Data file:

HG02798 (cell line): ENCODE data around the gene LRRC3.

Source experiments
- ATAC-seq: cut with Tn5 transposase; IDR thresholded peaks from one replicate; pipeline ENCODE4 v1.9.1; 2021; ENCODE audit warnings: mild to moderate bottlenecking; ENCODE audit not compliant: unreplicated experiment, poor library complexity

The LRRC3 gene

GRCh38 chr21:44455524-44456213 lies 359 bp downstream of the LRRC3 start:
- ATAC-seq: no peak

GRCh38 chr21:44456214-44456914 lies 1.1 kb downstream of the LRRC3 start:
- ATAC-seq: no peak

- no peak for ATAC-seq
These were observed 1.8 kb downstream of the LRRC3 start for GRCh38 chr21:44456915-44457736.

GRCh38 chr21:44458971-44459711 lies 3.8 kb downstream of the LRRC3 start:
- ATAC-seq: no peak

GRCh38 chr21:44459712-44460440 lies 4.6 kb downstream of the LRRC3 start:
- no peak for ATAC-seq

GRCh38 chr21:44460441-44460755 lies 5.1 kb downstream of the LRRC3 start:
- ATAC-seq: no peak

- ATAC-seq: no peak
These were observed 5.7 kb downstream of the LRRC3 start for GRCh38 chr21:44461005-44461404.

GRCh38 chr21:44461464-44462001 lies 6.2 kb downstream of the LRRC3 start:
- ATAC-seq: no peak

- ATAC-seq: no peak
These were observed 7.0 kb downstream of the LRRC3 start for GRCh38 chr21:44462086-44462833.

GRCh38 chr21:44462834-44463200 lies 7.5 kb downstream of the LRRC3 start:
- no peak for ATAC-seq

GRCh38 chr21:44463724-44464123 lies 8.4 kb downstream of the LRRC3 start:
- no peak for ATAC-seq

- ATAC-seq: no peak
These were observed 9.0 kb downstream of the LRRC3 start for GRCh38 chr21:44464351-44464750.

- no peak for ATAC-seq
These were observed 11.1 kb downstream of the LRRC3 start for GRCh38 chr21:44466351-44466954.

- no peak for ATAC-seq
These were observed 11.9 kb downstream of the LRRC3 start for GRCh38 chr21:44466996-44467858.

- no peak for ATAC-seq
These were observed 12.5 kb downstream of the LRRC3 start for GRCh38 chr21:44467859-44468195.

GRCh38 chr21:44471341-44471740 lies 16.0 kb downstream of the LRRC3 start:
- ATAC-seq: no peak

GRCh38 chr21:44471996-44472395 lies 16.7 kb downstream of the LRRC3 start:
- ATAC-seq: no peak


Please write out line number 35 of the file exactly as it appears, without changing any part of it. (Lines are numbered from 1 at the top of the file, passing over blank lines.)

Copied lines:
GRCh38 chr21:44471341-44471740 lies 16.0 kb downstream of the LRRC3 start: